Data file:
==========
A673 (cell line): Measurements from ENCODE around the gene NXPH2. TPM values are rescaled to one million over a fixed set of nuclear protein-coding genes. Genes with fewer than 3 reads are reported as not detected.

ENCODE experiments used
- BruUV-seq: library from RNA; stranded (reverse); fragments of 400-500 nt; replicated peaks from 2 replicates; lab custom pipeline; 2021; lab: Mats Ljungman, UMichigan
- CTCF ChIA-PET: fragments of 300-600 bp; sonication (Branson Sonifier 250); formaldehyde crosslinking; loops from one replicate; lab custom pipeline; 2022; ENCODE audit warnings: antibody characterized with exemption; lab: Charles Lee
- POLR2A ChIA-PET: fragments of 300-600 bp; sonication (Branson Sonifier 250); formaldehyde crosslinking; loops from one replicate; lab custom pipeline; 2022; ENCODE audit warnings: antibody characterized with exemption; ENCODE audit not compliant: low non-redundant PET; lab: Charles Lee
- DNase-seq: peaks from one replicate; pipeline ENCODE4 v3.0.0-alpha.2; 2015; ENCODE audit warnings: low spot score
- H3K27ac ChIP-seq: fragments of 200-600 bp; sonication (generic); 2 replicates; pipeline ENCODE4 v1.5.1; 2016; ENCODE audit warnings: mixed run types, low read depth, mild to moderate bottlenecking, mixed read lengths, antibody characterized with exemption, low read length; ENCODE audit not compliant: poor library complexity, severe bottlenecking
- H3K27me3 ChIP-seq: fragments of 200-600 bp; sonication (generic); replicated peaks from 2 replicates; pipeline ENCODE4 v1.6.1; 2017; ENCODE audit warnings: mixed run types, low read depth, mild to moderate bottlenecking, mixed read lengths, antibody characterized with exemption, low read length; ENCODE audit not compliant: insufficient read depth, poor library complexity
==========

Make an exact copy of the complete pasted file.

A673 (cell line): Measurements from ENCODE around the gene NXPH2. TPM values are rescaled to one million over a fixed set of nuclear protein-coding genes. Genes with fewer than 3 reads are reported as not detected.

ENCODE experiments used
- BruUV-seq: library from RNA; stranded (reverse); fragments of 400-500 nt; replicated peaks from 2 replicates; lab custom pipeline; 2021; lab: Mats Ljungman, UMichigan
- CTCF ChIA-PET: fragments of 300-600 bp; sonication (Branson Sonifier 250); formaldehyde crosslinking; loops from one replicate; lab custom pipeline; 2022; ENCODE audit warnings: antibody characterized with exemption; lab: Charles Lee
- POLR2A ChIA-PET: fragments of 300-600 bp; sonication (Branson Sonifier 250); formaldehyde crosslinking; loops from one replicate; lab custom pipeline; 2022; ENCODE audit warnings: antibody characterized with exemption; ENCODE audit not compliant: low non-redundant PET; lab: Charles Lee
- DNase-seq: peaks from one replicate; pipeline ENCODE4 v3.0.0-alpha.2; 2015; ENCODE audit warnings: low spot score
- H3K27ac ChIP-seq: fragments of 200-600 bp; sonication (generic); 2 replicates; pipeline ENCODE4 v1.5.1; 2016; ENCODE audit warnings: mixed run types, low read depth, mild to moderate bottlenecking, mixed read lengths, antibody characterized with exemption, low read length; ENCODE audit not compliant: poor library complexity, severe bottlenecking
- H3K27me3 ChIP-seq: fragments of 200-600 bp; sonication (generic); replicated peaks from 2 replicates; pipeline ENCODE4 v1.6.1; 2017; ENCODE audit warnings: mixed run types, low read depth, mild to moderate bottlenecking, mixed read lengths, antibody characterized with exemption, low read length; ENCODE audit not compliant: insufficient read depth, poor library complexity